5) So things definitely work better with Yodlee 8.0 in MoneyCenter. However, I wouldn't consider all of my concerns to be fully resolved. To make a long story short, many of my issues were indeed corrected. But, there still are a few lingering problems. I think that one issue is how much effort one is willing to put in to make Yodlee work for a particular situation.

I will mention two features that I do find very useful in Yodlee are alerts and auto-login. The alerts feature allow you to set alerts if, for example, your account balance drops below a certain amount, or a very large transaction is processed. This feature can help in the early detection of fraud. The other feature I like is auto-login where Yodlee can automatically log you in to some (but not all) accounts with the click of a button. You don't need to remember or type your password. This, of course, makes it all the more important that you keep your Yodlee password secure.

Anyway, I now consider Yodlee to be satisfactory for my purposes. While I still use an Excel spreadsheet to periodically get a complete picture of my finances, Yodlee is a quick way to check on my account balances.


Wednesday, March 12, 2008

Are You Wealthy?

To answer the question of whether one is wealthy, I will take a quote from The Millionaire Next Door, by Thomas Stanley & William Danko, which I read several years ago. I consider this book to be a classic. Here, the authors discuss what one's expected net worth should be at any given point in life.

Multiply your age times your realized pretax annual household income from all sources except inheritances. Divide by ten. This, less any inherited wealth, is what your net worth should be.

To give an example, suppose one is 40 years old and makes $100,000 per year. Then, by the above formula, one's expected net worth is $400,000. The authors then go on to describe the wealthy (prodigious accumulators of wealth, PAWs) as those who have at least double this expected net worth based on age and income. Conversely, one who has accumulated less than half of their expected net worth is known as an under accumulator of wealth, or UAW.

In any case, the suggestion by the two authors is a broad rule of thumb. I would caution one against putting too much weight into the usefulness of a rule of thumb. Nevertheless, armed with this knowledge, you can at least have a rough idea of where you stand with regard to what your savings should be at any point in time.


Tuesday, February 19, 2008

I Got a 1099 for a Signup Bonus

Last year, I opened an interest-free checking account at Bank of America. To be honest, I only opened this "MyAccess Checking" account because they offered me a $75 bonus for signing up. The most ironic thing about this "checking" account was that although they include an ATM card and free online bill payments, they didn't actually include a checkbook with the account.

Getting to the point, I was recently surprised to receive a 1099-INT form from Bank of America. When I opened it up, I saw that the bank had listed my $75 "reward/gift" on line 1 as interest earned. That means that I need to pay tax on my signup bonus. Is this common? I've participated in similar offers in the past, but this is the first time that I've seen a 1099 list a bonus as being taxable. So, I dug up a copy of the original offer, and this is what the fine print said:

We (Bank of America) may report the value of any premium to the IRS.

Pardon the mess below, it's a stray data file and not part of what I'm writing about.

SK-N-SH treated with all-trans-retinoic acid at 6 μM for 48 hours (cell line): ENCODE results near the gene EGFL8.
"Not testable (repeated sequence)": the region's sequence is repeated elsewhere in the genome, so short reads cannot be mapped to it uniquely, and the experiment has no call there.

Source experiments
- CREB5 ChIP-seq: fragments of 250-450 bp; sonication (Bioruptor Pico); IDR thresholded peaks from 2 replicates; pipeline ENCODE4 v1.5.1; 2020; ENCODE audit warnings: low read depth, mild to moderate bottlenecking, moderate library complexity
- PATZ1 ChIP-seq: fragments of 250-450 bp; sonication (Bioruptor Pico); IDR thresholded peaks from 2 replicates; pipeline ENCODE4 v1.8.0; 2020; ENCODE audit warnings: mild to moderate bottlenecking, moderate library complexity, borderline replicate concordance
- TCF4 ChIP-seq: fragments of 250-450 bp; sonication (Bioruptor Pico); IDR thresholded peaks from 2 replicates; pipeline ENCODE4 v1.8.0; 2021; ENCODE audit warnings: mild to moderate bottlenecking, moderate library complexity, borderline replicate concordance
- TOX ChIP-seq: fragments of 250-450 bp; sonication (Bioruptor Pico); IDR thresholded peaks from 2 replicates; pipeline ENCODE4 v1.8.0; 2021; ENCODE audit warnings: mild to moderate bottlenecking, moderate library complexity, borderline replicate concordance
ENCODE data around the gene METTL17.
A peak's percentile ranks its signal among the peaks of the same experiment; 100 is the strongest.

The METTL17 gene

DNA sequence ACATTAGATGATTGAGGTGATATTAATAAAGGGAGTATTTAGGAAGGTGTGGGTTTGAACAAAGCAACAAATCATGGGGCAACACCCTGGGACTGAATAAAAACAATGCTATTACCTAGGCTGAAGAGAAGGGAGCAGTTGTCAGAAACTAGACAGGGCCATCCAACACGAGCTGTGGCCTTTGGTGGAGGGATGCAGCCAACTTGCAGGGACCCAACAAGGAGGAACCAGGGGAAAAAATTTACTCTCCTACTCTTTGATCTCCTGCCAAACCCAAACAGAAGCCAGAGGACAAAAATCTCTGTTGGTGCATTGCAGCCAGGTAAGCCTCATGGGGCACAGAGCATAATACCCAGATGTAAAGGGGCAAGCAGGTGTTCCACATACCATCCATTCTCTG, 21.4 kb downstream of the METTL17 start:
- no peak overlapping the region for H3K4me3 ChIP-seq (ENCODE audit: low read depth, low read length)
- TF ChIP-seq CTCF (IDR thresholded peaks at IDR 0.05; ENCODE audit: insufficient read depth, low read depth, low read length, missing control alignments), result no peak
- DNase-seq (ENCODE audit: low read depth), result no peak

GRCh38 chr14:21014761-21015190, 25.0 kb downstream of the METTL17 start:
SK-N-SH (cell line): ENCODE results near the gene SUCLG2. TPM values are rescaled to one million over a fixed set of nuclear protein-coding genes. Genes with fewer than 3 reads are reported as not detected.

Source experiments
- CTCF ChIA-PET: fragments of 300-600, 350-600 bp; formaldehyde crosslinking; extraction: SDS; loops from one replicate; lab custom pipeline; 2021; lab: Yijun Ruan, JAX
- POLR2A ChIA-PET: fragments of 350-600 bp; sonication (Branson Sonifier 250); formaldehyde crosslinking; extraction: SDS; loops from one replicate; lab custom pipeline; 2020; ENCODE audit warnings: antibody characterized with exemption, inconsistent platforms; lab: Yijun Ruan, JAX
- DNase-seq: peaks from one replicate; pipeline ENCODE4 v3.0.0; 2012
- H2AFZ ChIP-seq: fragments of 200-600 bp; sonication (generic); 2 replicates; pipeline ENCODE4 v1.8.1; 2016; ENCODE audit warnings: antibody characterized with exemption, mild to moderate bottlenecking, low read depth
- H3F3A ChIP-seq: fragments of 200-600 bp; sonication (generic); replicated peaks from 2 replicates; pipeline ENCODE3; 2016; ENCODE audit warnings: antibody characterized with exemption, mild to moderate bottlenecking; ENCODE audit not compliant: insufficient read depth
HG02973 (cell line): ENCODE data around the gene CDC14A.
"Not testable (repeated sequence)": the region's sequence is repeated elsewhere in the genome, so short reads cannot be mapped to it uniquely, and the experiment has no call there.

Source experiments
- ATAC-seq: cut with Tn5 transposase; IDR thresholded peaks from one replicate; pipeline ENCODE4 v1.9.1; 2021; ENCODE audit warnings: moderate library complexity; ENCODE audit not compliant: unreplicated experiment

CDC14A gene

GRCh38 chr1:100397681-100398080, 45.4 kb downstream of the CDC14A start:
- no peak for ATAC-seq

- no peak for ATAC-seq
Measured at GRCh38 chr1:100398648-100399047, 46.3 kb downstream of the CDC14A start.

So, I guess that I was forewarned. A side note is that Bank of America allowed me to fund the account using a credit card. There was no cash advance fee. If you use a miles or points card to open a new account, you would earn points as if your initial deposit was a purchase.

What are other people's experiences with bank bonuses?


Friday, January 25, 2008

What Happened to the Exuberant PF Bloggers?

It has been almost a year since I wrote my post about Stock Market Volatility. In that post, I poked a little fun at my fellow PF bloggers that have some very ambitious investing goals. Two such bloggers stood out in my mind. Here is what I said:

One blogger, who admits to not having a stock picking philosophy, tell us that he will turn $100k into a cool million over the next ten years. Another blogger scaled back the initial estimate of his net worth growth rate to only 30% per year. Even so, he'll be a millionaire in a little over 4 short years.

The term "irrational exuberance" comes to mind when I read blogs such as these. So, whatever became of these bloggers? Well, the first blogger stopped publishing his blog early last year. He has not been heard from since.

The second blogger has a more interesting story... His blog is still alive and well. After setting forth his goals for the year, he terminated his employment (i.e. quit his job) and ran off with a younger woman. They've shacked up together, and are engaged. He now considers her assets to be a part of his net worth... Hey, I guess that is one way to grow your net worth, huh?

Interestingly, this blogger did actually meet his net worth goal for the year. And if he had cashed out at the time, he would have been ahead. But, after a few bad equity and currency trades, he is again below the goal. He did, however, remove the goal of accumulating a million dollars in four years from his blog, finally conceding that it was overly optimistic. According to the blogger, that goal will take a couple more years.

When I wrote my post, the Dow Jones Industrial Average (DJIA) had just reached its then all-time high of 12,845. To review, the DJIA continued its upward climb, and peaked well above 14,000 this past October. However, it should now be clear to most investors that we are in the midst of a bear market, and the economy is likely heading into a recession. As we all know, this decline was accelerated by the subprime mortgage fiasco.

Now is probably a good time to reiterate and underscore what I have already said to my readers: I have learned not to get too overconfident about the stock market, or my investment abilities. And I have learned to plan for the worst while hoping for the best. While market volatility used to make me nervous and worried, a diversified portfolio definitely helps in times like these. But now regardless if the market goes up or down, I feel that either direction can present a new, different set of opportunities. Look for them!